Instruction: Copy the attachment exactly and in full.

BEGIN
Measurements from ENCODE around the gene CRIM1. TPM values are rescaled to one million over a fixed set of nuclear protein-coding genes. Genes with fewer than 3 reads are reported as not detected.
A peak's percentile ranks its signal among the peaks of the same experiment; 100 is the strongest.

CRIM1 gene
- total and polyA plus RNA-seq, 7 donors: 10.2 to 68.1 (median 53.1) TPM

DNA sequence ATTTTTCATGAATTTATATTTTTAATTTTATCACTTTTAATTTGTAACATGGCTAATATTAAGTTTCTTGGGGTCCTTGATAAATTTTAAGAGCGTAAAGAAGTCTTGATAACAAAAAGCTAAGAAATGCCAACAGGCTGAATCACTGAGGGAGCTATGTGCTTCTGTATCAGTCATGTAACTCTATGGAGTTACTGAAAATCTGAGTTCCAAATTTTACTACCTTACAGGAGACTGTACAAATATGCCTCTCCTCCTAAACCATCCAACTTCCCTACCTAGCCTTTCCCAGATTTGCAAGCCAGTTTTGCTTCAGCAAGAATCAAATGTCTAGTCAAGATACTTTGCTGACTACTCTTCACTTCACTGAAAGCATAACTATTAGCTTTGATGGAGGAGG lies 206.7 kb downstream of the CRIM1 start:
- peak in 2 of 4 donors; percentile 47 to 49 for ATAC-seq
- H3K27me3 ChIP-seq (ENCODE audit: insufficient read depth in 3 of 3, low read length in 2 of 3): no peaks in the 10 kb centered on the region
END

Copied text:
Measurements from ENCODE around the gene CRIM1. TPM values are rescaled to one million over a fixed set of nuclear protein-coding genes. Genes with fewer than 3 reads are reported as not detected.
A peak's percentile ranks its signal among the peaks of the same experiment; 100 is the strongest.

CRIM1 gene
- total and polyA plus RNA-seq, 7 donors: 10.2 to 68.1 (median 53.1) TPM

DNA sequence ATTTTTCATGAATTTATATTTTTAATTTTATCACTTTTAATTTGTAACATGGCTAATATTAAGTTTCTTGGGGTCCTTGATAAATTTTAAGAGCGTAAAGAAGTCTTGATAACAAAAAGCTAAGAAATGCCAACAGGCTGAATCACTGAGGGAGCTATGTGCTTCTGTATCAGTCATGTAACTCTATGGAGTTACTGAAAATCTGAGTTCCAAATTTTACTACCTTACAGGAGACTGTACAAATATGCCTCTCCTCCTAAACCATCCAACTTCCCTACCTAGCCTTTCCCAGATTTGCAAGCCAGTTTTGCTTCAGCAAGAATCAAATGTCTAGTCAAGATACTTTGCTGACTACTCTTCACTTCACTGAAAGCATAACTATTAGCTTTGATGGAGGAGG lies 206.7 kb downstream of the CRIM1 start:
- peak in 2 of 4 donors; percentile 47 to 49 for ATAC-seq
- H3K27me3 ChIP-seq (ENCODE audit: insufficient read depth in 3 of 3, low read length in 2 of 3): no peaks in the 10 kb centered on the region